The Ferrari F50 (Type F130) is a mid-engine range-topping sports car manufactured by Italian automobile manufacturer Ferrari from 1995–1997. Introduced in 1995, the car is a two-door, two seat targa top. The car is powered by a 4.7 L naturally aspirated Tipo F130B 60-valve V12 engine that was developed from the 3.5 L V12 used in the 1990 Ferrari 641 Formula One car. The car's design is an evolution of the 1989 Ferrari Mythos concept car.
Only a total of 349 cars were made with the last car rolling off the production line in July 1997.
The F50's engine predated the car; it was used in the Ferrari 333 SP for the American IMSA GT Championship in 1994, allowing it to become eligible for the stock engine World Sports Car category.
Following the motorsport theme of the Ferrari F40 LM, Ferrari developed the F50 based F50 GT in collaboration with its racing partners Dallara and Michelotto to compete in GT1-class racing. Notable changes made to the car include a fixed roof, a large rear spoiler, new front spoiler, adjustable suspension system, Speedline racing alloy wheels with racing slicks and a large rear diffuser. The 4.7-litre V12 engine in the F50 GT was tuned to generate a power output of around 551 kW (749 PS; 739 hp) at 10,500 rpm. A test held in 1996 proved the car to be quicker even than the 333SP, but this went unnoticed as Ferrari cancelled the F50 GT project due to entry of purpose built racing cars in competition such as the Porsche 911 GT1 and due to lack of funding, instead focusing on Formula One after the BPR Global GT Series folded. Ferrari sold off the three complete chassis that were built - the test car 001, 002 and 003. Chassis 002 and 003 had bodies fitted before being sold. The remaining three tubs were reportedly destroyed.
Manufactured in: Maranello, Italy
Number produced: 349 (1995 to July 1997)
Inspiration: 1990 Ferrari 641 as driven by Alain Prost
Dry weight: 1,230 kg (2,712 lb)
Distribution: 42%/58 % (front/rear)
Length: 4,480 mm (176.4 in)
Height: 1,120 mm (44.1 in)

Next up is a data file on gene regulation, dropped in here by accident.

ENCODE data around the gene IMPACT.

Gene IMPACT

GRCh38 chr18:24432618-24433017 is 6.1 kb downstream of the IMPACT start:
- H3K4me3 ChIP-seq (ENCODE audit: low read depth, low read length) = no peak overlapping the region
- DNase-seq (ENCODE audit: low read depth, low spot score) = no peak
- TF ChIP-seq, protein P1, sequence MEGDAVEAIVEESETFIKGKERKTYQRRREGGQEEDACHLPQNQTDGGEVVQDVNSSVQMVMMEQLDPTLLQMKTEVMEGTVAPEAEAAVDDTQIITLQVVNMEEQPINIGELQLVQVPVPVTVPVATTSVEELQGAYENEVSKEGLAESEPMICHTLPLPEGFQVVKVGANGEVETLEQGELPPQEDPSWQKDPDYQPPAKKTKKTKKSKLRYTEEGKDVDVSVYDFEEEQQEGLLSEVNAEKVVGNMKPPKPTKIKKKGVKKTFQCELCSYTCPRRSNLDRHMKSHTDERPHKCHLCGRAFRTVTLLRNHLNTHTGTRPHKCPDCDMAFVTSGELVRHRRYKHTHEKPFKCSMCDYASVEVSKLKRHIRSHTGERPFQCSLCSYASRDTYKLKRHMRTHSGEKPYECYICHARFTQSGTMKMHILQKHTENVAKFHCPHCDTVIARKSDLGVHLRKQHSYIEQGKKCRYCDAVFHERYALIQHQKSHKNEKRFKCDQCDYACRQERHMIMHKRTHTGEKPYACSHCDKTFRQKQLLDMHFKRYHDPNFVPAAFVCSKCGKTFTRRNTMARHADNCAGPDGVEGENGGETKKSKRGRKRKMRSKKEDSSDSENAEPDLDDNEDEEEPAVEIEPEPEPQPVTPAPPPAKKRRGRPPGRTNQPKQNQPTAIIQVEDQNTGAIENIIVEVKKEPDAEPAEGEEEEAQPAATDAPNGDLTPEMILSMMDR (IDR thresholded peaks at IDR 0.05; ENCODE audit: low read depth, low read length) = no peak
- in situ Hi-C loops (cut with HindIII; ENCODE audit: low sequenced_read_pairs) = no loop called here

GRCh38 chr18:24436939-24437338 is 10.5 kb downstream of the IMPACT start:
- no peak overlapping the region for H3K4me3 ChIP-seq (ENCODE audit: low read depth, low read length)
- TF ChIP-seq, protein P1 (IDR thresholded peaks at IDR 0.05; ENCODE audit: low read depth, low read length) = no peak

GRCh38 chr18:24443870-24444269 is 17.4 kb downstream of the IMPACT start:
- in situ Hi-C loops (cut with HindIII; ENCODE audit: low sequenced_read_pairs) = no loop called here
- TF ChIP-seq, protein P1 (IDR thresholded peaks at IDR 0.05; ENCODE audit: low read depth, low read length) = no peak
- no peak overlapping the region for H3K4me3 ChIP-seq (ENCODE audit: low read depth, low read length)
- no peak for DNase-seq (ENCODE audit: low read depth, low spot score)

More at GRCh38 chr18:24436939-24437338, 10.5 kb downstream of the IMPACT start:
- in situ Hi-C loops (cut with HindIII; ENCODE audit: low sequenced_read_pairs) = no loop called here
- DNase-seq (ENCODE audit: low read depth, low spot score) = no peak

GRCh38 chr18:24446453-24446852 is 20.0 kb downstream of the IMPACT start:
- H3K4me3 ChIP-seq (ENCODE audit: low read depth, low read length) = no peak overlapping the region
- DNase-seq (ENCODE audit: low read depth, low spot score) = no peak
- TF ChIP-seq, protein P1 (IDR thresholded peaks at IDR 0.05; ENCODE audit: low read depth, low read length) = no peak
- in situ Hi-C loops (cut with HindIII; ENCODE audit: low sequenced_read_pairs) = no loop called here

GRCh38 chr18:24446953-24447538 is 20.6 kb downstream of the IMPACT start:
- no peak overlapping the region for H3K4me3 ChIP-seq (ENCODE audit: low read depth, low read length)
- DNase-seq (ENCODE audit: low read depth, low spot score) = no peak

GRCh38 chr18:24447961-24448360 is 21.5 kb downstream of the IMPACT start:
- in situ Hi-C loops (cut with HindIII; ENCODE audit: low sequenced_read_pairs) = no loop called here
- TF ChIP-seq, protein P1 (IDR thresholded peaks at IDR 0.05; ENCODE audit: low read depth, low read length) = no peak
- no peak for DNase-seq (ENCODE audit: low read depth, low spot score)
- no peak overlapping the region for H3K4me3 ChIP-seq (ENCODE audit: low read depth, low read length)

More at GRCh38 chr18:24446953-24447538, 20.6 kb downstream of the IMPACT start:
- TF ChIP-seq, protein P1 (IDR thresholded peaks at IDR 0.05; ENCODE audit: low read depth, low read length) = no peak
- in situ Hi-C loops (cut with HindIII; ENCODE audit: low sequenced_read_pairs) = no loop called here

Width: 1,986 mm (78.2 in)
Wheelbase: 2,581 mm (101.6 in)
Front track: 1,621 mm (63.8 in)
Rear track: 1,603 mm (63.1 in)
Type: Tipo 036-derived, model SFE 4.7 VJGAEA, Tipo F130 B
Automotive magazine Car and Driver tested an F50 in 1997 and published the following results:
0-48 km/h (30 mph): 1.7 seconds
0-64 km/h (40 mph): 2.4 seconds
0-80 km/h (50 mph): 3.0 seconds
0–97 km/h (60 mph): 3.8 seconds
0–110 km/h (70 mph): 4.7 seconds
0–130 km/h (80 mph): 5.5 seconds
0–140 km/h (90 mph): 7.5 seconds
0–160 km/h (100 mph): 8.5 seconds
0–180 km/h (110 mph): 10.1 seconds
0–190 km/h (120 mph): 11.6 seconds
0–210 km/h (130 mph): 13.4 seconds
0–230 km/h (140 mph): 15.9 seconds
0–240 km/h (150 mph): 18.8 seconds
0–260 km/h (160 mph): 21.8 seconds
0–270 km/h (170 mph): 26.8 seconds
1/4 mile: 12.1 seconds at 198 km/h (123 mph)
Braking 70–0 mph (113–0 km/h): 176 ft (54 m)
Top speed: 312 km/h (194 mph) (325 km/h (202 mph) claimed)
The F50 had the following track times:
Tsukuba Circuit: 1:05.81
Suzuka Circuit (2000): 2:25.525
In 2016, an F50 joined Top Gear's Nürburgring Nordschleife challenge in Germany. It completed the track in 7:47, 3 seconds faster than the Dodge Challenger SRT Hellcat but 28 seconds slower than the Mercedes-AMG GT R.
The F50 is featured on the cover and in the racing video game Need For Speed II.
Buckley, Martin; Rees, Chris (1998). World Encyclopedia of Cars. London: Anness Publishing. ISBN 1-84038-083-7.